Lord Advocate returns Independence Referendum Bill to Supreme Court

Scottish Independence March

Scotland’s chief legal adviser has referred Scottish government legislation on holding another independence referendum to the Supreme Court.

Following Prime Minister Nicola Sturgeon’s announcement that he intended to hold another vote on October 19, 2023, Ms Sturgeon said Lord Advocate Dorothy Bain QC had agreed to ask the Supreme Court to rule on the issue of whether the Scottish Parliament had the necessary powers to hold such an indicative vote. vote.

In her statement, the First Minister announced the publication of the Scottish Independence Referendum Bill.

On Tuesday, an 18-page reference was submitted to the court.

Nicola Sturgeon at Holyrood
Nicola Sturgeon described the move last week to Holyrood (Lesley Martin/PA)

“The Scottish Government, the Scottish Parliament and the people of Scotland and the UK at large should have clarity on the scope of the relevant reservations on this matter of fundamental constitutional importance,” the Lord Advocate wrote in her filing. .

“When it comes to questions of law, only this court can provide that clarity and unless the matter is resolved judicially there will remain uncertainty and room for discussion about the powers of the Scottish Parliament. It is not in the interest of the people of Scotland or the United Kingdom.

“In these circumstances, the Lord Advocate determined that it was appropriate for her to seek a judicial decision from the Supreme Court. Accordingly, the Lord Advocate makes this reference, in the exercise of his retained functions, under paragraph 34 of Schedule 6 to the Scottish Act.

“This is the first time that this power has been exercised by the Lord Advocate. It is a measure of the fundamental importance of the question and its exceptional character.

Ms Bain told the court she would need to have ‘confidence’ in the competence of the Scottish Parliament to legislate on a certain subject before a bill could be introduced, and that she would have to endorse a declaration to that effect effect.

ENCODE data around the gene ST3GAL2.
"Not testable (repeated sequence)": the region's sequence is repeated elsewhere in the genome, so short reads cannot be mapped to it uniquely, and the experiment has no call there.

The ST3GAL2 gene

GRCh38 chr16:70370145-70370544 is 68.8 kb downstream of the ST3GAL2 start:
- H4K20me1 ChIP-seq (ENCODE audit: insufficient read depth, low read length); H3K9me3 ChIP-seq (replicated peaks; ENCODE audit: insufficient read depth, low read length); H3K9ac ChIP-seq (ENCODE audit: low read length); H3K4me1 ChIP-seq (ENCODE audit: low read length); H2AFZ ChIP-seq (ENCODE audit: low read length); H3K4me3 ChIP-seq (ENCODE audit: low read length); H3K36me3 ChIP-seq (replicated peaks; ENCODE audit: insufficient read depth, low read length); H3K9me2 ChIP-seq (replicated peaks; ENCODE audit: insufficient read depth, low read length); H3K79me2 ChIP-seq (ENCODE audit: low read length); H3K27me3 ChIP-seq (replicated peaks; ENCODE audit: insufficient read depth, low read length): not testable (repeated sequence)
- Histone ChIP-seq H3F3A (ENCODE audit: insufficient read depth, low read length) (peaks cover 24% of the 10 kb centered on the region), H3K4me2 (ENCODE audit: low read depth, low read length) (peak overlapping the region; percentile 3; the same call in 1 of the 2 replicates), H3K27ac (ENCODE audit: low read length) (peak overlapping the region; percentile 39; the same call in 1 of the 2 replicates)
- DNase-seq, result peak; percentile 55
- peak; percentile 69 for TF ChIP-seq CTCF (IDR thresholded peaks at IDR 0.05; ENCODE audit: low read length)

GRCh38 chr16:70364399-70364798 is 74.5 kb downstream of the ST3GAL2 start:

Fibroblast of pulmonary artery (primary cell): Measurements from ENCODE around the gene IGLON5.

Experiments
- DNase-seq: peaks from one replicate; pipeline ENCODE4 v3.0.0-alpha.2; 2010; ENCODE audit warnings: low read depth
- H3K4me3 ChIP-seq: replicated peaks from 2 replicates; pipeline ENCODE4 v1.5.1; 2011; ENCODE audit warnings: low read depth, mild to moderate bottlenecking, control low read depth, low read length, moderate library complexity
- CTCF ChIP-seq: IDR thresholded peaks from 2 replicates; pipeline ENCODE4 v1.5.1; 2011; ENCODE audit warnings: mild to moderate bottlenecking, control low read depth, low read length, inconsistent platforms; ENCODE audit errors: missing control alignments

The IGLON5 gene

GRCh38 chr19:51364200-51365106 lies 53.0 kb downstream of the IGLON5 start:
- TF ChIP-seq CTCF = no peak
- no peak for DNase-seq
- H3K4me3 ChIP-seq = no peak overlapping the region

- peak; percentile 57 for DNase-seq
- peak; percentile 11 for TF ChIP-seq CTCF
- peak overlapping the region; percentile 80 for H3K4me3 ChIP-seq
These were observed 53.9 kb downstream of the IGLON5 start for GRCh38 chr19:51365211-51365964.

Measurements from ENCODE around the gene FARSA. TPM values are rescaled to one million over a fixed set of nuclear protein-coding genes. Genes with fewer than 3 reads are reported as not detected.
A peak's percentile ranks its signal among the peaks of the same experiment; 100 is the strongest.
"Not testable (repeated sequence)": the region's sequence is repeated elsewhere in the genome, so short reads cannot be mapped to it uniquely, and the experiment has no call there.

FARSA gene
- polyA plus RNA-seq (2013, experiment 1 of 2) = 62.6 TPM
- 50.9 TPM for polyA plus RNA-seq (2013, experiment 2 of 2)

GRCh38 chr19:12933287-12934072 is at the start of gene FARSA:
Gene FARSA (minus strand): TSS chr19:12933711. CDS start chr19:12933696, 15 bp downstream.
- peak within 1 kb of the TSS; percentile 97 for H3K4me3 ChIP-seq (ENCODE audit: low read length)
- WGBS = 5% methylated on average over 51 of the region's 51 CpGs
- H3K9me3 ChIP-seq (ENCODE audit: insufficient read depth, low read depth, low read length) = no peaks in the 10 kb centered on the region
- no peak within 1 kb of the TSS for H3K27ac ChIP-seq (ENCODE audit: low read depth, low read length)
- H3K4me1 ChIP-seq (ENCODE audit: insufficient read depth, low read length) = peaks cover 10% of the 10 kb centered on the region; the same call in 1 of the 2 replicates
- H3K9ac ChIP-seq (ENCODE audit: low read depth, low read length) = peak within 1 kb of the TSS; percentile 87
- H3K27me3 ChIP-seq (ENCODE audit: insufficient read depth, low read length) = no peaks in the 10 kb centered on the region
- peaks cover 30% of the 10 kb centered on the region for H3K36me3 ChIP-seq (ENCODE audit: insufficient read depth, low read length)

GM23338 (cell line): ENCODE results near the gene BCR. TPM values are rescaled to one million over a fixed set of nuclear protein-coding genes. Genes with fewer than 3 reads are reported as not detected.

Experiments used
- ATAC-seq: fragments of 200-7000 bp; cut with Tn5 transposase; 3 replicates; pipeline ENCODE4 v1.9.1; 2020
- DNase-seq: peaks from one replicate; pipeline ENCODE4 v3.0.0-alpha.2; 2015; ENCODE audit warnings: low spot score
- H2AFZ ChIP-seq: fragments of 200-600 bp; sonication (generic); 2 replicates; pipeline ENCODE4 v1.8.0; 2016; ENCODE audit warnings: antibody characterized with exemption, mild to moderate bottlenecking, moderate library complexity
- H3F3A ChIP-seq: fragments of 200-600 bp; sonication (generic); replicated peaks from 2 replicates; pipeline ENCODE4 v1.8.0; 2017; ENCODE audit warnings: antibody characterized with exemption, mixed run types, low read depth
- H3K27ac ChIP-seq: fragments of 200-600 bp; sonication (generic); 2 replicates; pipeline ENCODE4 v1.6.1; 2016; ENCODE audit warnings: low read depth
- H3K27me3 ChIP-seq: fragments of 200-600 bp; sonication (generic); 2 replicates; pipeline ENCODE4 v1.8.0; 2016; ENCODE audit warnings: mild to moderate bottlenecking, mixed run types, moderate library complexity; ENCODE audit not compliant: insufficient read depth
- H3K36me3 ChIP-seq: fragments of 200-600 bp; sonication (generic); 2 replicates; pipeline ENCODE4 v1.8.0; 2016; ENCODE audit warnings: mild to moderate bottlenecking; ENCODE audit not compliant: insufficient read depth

“In the present case the Lord Advocate does not have the necessary degree of confidence,” she wrote in court.

In the filing, the Lord Advocate asked the court a question, “would the provision of the Scottish Independence Referendum Bill which provides that the question to be put in a referendum be “Should Scotland be an independent country? relate to reserved matters? »

Ms Bain also stressed that any referendum held next year would not be legally binding, but merely indicate the will of the Scottish people on the matter.

“The bill does not stipulate what should happen in response to the outcome,” she wrote.

“The bill only provides that the referendum must take place.

“Therefore, as a matter of law, the legal effect of a referendum held under the Bill would be void.”

If the Supreme Court delivers a verdict that even an indicative vote does not fall within the powers of the Scottish Parliament, the First Minister has said the upcoming general election will act as a “de facto referendum”, with the SNP standing on the sole question of independence. .

Last week, an update from the Supreme Court said the remand would go to the Chief Justice, Lord Reed of Allermuir, who will decide when the case will be heard, whether any preliminary issues need to be discussed, how many judges will review the dismissal and which judges will sit on the bench.

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